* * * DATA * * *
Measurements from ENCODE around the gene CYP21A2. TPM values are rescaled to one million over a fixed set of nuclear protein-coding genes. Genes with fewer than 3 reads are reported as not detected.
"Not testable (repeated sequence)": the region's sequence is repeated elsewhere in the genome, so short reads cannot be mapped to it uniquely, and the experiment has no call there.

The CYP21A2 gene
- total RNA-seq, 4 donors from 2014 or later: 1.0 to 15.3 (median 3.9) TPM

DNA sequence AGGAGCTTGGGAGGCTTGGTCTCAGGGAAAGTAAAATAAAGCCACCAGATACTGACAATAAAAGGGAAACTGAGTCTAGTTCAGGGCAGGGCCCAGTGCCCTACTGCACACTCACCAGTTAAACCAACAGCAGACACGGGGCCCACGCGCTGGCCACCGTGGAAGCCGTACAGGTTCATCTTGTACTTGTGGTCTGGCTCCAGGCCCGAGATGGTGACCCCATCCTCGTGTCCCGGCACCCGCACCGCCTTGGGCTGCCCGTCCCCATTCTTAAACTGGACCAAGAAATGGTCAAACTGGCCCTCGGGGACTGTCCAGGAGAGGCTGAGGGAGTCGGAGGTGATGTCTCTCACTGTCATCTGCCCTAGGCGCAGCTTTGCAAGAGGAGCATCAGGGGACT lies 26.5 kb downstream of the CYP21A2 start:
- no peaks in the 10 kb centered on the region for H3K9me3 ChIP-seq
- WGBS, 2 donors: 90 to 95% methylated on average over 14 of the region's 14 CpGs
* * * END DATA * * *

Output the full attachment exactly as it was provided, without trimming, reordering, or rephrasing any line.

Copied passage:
Measurements from ENCODE around the gene CYP21A2. TPM values are rescaled to one million over a fixed set of nuclear protein-coding genes. Genes with fewer than 3 reads are reported as not detected.
"Not testable (repeated sequence)": the region's sequence is repeated elsewhere in the genome, so short reads cannot be mapped to it uniquely, and the experiment has no call there.

The CYP21A2 gene
- total RNA-seq, 4 donors from 2014 or later: 1.0 to 15.3 (median 3.9) TPM

DNA sequence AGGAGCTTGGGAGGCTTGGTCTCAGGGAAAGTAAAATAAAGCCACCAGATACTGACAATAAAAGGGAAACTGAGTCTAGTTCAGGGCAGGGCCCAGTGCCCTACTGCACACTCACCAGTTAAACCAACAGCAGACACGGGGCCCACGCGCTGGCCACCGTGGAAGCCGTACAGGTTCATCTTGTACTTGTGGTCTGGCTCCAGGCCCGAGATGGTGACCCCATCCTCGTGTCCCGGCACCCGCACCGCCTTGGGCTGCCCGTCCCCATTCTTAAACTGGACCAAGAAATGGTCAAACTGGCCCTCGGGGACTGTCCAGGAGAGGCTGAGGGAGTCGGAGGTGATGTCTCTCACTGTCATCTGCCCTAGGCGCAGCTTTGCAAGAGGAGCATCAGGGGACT lies 26.5 kb downstream of the CYP21A2 start:
- no peaks in the 10 kb centered on the region for H3K9me3 ChIP-seq
- WGBS, 2 donors: 90 to 95% methylated on average over 14 of the region's 14 CpGs